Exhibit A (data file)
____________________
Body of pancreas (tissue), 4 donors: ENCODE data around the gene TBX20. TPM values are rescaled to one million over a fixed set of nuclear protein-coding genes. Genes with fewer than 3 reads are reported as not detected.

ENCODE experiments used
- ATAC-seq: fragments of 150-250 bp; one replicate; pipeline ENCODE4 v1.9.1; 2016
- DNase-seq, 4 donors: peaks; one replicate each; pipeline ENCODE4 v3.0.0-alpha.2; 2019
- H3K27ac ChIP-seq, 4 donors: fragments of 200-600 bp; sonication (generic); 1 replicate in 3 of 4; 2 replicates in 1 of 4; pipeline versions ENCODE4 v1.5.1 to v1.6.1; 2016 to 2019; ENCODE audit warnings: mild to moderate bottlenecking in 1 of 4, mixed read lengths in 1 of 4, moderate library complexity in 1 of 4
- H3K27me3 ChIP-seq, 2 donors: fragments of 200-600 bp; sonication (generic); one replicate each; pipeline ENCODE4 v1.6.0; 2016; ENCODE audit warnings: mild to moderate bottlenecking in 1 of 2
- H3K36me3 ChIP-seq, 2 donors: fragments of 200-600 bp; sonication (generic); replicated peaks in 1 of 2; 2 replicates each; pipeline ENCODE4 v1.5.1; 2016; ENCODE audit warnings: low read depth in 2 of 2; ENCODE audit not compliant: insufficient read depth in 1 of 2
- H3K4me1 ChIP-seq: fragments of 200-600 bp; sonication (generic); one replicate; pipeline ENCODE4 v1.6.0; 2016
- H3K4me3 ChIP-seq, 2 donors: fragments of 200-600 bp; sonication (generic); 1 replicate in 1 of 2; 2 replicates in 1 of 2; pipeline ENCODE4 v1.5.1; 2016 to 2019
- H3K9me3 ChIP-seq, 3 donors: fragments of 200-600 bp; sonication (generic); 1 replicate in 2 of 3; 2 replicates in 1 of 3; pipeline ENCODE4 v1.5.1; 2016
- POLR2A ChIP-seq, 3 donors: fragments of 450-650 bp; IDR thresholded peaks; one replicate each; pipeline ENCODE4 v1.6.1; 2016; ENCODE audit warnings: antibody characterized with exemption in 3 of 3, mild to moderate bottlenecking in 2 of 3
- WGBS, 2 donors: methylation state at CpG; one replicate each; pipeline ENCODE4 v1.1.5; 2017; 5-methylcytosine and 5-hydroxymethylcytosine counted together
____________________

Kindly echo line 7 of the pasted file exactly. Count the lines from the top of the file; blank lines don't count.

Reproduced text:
- H3K36me3 ChIP-seq, 2 donors: fragments of 200-600 bp; sonication (generic); replicated peaks in 1 of 2; 2 replicates each; pipeline ENCODE4 v1.5.1; 2016; ENCODE audit warnings: low read depth in 2 of 2; ENCODE audit not compliant: insufficient read depth in 1 of 2